A brass band is a musical group consisting entirely of brass instruments with a percussion section. Sections within a brass band include cornets, horns, baritones, trombones, euphoniums, basses and percussion – all skillfully lead by musical directors normally referred to as conductors.
Musical Director / Conductor
The musical director (or conductor) of a brass band provides the musical leadership to help players realise their individual and group potential. The MD is responsible for all musical elements of the band including: choosing what music to play, allocating players to positions, conducting rehearsals and presenting the band at concerts and contests.
The cornet section are to a brass band what violins are to an orchestra; they are often the highest sounding voices and frequently carry the tune.
The soprano cornet provides a similar role to that of a flute in an orchestra whilst the repiano cornet plays a solo part underneath the solo cornets (similar to what you may find in a clarinet part).The backrow cornets (2nd & 3rds) often have trumpet type parts and add a vital colour to the unique brass band sound.
The principal cornet player leads the section and is involved in all decisions about how the section operate.
The horn section is normally made up of three tenor horns in Eb and one flugel horn in Bb.
The flugel and solo horn combine with the back row cornets to provide the alto voice of the brass band. The 1st and 2nd horn at times support the melodic lines (in unison or harmony) and at other times provide a more rhythmical function.
The sound of the horn section when combined with baritones are what give the brass band it’s unique identity.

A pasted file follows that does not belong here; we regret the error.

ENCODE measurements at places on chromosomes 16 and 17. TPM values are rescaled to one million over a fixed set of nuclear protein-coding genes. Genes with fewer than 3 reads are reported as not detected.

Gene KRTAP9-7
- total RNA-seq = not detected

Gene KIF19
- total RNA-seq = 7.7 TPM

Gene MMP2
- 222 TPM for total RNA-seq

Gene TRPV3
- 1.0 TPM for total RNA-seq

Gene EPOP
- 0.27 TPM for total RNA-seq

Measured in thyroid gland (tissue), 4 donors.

Euphoniums and Baritones
The euphoniums and baritones combine with the lower horns to provide the tenor and baritone sounds of the brass band. The euphonium often carries the tune (similar to the function of the cello in an orchestra) and as the name suggests has a beautiful sound that can be heard above the band even at loud dynamics.
The baritones often have an independent line which provides both melodic and rhythmical function at the baritone pitch. The sound of the baritone section when combined with horns are what give the brass band its unique identity.
The trombone section provide a very similar role in a brass band that they do in an orchestra. Two tenor trombones play the higher notes (often in the same pitch range as backrow cornets or horns) whilst the bass trombone plays the lower notes (often at the same pitch range as the Eb basses).
Brass bands normally have four players in the bass section – two players specialising in the higher part (Eb bass) and two players specialising in the lower parts (Bb bass). The basses normally play the lowest sounding notes in a brass band but now and again they have melodic contributions.
The percussion section are another team that are shared between brass bands and orchestras. Normally, one player will specialise in the ‘tuned’ instruments (xylophone, glockenspiel, timpani) whilst another player will focus on ‘kit’ parts (snare, cymbals, bass drum, tom toms etc). In practice though, most percussionist will be multi-talented and able to play tuned or kit parts. Some pieces do call for a third (or even more!) percussion player. The section is led by the lead percussionist.